Dispatches from the Culture Wars - Do It On Monday edition
- 15 Photos From The Massive Progressive Protest You Didn't Hear About This Weekend - Esther Yu-Hsi Lee (Think Progress)
- Exxon CEO Comes Out Against Fracking Project Because It Will Affect His Property Values - Rebecca Leber (Think Progress)
- Protest Action Erupts Inside Guggenheim Museum - Hrag Vartanian (Hyperallergic)
- Amid Bus Protests, Google Donates $6.8m to Fund Free Transit Rides for San Francisco Youth - Casey Newton (The Verge)
- Smartphones, Smart TVs, and now... Smart Diapers? - Michael Franco (CNET)
By Esther Yu-Hsi Lee
February 9, 2014
Activists have gathered at weekly protests, called `Moral Mondays,' in North Carolina since 2013 as a way to give voice to individuals whose rights were under attack by the Republican-controlled legislature. While there were no reported arrests in Saturday's protest, hundreds of nonviolent protesters were arrested during last year's Moral Monday events.
Here's a look at 15 of the best photos from Saturday's Moral March.
By Rebecca Leber
February 21, 2014
At ExxonMobil's CEO, it's Rex Tillerson's job to promote the hydraulic fracturing enabling the recent oil and gas boom, and fight regulatory oversight. The oil company is the biggest natural gas producer in the U.S., relying on the controversial drilling technology to extract it.
The exception is when Tillerson's $5 million property value might be harmed. Tillerson has joined a lawsuit that cites fracking's consequences in order to block the construction of a 160-foot water tower next to his and his wife's Texas home.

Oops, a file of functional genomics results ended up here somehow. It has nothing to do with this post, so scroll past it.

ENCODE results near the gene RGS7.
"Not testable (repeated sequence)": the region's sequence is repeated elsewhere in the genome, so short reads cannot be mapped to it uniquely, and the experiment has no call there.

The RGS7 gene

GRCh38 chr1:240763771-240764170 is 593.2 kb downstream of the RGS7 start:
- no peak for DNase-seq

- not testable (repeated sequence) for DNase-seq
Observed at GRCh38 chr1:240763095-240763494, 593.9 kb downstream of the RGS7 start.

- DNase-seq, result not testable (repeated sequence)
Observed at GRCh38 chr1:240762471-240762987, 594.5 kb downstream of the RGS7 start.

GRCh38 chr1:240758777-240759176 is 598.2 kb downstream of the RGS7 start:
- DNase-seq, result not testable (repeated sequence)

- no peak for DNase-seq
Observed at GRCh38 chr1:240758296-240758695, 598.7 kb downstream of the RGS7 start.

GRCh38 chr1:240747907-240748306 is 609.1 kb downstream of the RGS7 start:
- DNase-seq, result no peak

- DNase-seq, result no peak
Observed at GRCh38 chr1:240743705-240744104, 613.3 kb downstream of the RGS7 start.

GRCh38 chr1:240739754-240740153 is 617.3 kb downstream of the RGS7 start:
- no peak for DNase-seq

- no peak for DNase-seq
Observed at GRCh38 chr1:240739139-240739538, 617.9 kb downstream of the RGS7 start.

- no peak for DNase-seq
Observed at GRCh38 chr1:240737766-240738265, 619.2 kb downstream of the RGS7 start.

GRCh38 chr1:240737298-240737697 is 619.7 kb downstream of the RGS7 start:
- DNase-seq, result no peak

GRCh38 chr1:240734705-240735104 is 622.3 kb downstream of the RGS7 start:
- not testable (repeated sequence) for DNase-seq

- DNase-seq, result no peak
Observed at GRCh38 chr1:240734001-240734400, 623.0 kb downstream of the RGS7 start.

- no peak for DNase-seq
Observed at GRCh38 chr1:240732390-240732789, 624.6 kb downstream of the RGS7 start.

The Wall Street Journal reports the tower would supply water to a nearby fracking site, and the plaintiffs argue the project would cause too much noise and traffic from hauling the water from the tower to the drilling site. Though Tillerson's name is on the lawsuit, a lawyer representing him said his concern is about the devaluation of his property, not fracking specifically.
In shale regions, less wealthy residents have protested fracking development for impacts more consequential than noise, including water contamination and cancer risk. Exxon's oil and gas operations and the resulting spills not only sinks property values, but the spills have leveled homes and destroyed regions.
By Hrag Vartanian
February 23, 2014
Last night, over 40 protesters staged an intervention inside the Guggenheim Museum in Manhattan during Saturday night's pay-what-you-wish admission hours. Unfurling mylar banners, dropping leaflets, chanting words, handing out information to museum visitors, the group worked to highlight the labor conditions on Saadiyat Island in the United Arab Emirates, where Guggenheim Abu Dhabi, a franchise of New York's Guggenheim, is being built.
The participants, who were a diverse group of artists, professors, students, and activists loosely affiliated with Occupy Museums, Gulf Labor, and various NYU-related groups, timed their protest to take place during the pay-what-you-wish hours of the museum, which normally charges $22 admission for adults.